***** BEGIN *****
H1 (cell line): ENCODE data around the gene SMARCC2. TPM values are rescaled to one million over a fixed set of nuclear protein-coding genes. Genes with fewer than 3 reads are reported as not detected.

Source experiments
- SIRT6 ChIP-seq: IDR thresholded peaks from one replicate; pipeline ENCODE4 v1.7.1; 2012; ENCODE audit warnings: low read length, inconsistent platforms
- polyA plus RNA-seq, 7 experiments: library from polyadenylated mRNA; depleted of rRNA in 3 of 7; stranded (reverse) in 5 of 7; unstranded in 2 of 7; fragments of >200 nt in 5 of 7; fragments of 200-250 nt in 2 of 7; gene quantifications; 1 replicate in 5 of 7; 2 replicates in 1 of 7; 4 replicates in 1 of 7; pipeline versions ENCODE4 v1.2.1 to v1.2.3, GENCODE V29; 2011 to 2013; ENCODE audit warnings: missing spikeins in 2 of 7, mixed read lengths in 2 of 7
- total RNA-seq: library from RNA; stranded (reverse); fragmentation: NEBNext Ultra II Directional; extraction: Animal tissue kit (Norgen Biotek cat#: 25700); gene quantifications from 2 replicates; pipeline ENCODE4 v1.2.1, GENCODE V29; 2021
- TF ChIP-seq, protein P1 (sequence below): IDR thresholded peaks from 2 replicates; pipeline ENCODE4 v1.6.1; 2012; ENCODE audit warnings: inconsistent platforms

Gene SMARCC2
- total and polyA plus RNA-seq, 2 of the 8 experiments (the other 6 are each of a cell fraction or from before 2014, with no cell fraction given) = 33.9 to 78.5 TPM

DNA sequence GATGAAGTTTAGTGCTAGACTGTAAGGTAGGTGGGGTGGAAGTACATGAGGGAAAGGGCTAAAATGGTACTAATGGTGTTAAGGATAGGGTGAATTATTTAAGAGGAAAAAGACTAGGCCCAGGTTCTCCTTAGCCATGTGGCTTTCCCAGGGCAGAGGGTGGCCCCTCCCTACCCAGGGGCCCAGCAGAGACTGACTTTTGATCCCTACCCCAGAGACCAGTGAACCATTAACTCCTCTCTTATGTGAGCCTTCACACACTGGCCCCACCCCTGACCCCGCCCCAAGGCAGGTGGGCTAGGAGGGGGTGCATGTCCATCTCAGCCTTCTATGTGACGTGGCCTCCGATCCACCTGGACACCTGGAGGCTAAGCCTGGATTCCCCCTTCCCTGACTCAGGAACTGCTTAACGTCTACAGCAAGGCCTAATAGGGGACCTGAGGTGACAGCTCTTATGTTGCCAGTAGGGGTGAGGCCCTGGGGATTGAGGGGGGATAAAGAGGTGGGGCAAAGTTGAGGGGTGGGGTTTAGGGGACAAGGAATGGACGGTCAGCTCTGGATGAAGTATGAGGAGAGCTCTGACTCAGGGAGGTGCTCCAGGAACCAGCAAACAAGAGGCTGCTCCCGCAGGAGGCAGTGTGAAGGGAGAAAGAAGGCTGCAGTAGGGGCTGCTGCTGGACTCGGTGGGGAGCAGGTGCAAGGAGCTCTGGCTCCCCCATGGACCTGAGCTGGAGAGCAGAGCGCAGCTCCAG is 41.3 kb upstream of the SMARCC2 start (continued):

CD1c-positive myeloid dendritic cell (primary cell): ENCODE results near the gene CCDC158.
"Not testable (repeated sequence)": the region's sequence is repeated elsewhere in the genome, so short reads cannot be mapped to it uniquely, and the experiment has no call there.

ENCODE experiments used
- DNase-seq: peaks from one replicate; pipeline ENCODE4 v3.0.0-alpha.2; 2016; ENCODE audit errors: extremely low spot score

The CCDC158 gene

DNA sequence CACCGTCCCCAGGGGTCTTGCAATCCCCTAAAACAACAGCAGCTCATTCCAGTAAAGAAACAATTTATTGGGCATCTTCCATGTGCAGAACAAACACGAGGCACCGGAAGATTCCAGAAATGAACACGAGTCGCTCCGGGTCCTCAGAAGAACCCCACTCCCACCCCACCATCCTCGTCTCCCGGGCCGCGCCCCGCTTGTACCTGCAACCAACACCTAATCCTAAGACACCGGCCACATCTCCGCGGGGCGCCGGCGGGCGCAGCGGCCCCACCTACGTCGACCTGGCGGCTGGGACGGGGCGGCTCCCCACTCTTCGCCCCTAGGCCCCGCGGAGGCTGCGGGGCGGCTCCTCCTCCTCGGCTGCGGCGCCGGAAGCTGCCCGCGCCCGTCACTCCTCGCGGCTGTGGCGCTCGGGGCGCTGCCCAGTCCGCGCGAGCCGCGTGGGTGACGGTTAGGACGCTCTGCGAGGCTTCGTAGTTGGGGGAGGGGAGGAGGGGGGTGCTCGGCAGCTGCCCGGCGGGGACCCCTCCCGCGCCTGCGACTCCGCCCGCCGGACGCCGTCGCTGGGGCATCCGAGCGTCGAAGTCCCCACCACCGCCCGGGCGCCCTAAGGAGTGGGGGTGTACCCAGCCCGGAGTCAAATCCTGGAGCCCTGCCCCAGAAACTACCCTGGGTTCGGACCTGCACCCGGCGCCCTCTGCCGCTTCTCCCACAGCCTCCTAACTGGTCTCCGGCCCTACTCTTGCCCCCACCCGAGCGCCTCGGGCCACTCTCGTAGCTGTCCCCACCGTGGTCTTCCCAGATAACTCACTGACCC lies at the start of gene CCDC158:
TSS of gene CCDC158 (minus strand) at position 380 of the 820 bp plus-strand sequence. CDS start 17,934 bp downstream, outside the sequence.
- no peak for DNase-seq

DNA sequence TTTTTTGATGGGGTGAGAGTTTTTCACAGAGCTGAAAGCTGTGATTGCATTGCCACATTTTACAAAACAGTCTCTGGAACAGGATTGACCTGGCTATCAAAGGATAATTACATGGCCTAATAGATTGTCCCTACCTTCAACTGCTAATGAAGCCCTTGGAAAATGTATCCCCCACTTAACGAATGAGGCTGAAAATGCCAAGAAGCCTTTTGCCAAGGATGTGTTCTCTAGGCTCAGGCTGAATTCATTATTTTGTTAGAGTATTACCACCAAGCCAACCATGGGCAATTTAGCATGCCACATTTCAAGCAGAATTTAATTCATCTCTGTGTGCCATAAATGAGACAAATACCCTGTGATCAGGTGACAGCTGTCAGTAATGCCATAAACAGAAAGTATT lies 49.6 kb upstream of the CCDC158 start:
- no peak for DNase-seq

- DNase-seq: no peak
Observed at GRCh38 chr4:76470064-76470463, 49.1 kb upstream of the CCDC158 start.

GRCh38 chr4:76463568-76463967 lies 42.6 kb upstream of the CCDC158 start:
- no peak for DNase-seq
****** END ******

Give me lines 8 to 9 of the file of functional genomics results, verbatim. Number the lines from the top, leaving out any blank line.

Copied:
- total and polyA plus RNA-seq, 2 of the 8 experiments (the other 6 are each of a cell fraction or from before 2014, with no cell fraction given) = 33.9 to 78.5 TPM

DNA sequence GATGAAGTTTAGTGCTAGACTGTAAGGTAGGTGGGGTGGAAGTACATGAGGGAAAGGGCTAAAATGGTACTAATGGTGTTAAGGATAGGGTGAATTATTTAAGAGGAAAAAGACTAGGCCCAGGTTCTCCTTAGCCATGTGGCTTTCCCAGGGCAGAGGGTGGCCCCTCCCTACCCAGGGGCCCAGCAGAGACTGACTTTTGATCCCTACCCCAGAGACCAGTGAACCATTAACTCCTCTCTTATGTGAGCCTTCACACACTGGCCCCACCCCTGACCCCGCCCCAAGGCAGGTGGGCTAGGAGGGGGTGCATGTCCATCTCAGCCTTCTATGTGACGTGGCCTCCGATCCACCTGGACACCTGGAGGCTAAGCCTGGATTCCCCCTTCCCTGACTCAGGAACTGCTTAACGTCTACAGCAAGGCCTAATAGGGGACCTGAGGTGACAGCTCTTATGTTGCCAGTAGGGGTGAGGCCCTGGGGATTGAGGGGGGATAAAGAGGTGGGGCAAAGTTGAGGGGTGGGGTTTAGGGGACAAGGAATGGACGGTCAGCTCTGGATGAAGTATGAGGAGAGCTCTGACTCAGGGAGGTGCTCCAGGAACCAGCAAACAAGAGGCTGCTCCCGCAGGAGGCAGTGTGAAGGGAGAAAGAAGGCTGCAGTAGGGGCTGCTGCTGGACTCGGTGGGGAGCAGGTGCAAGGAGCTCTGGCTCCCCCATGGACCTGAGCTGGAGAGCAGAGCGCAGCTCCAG is 41.3 kb upstream of the SMARCC2 start (continued):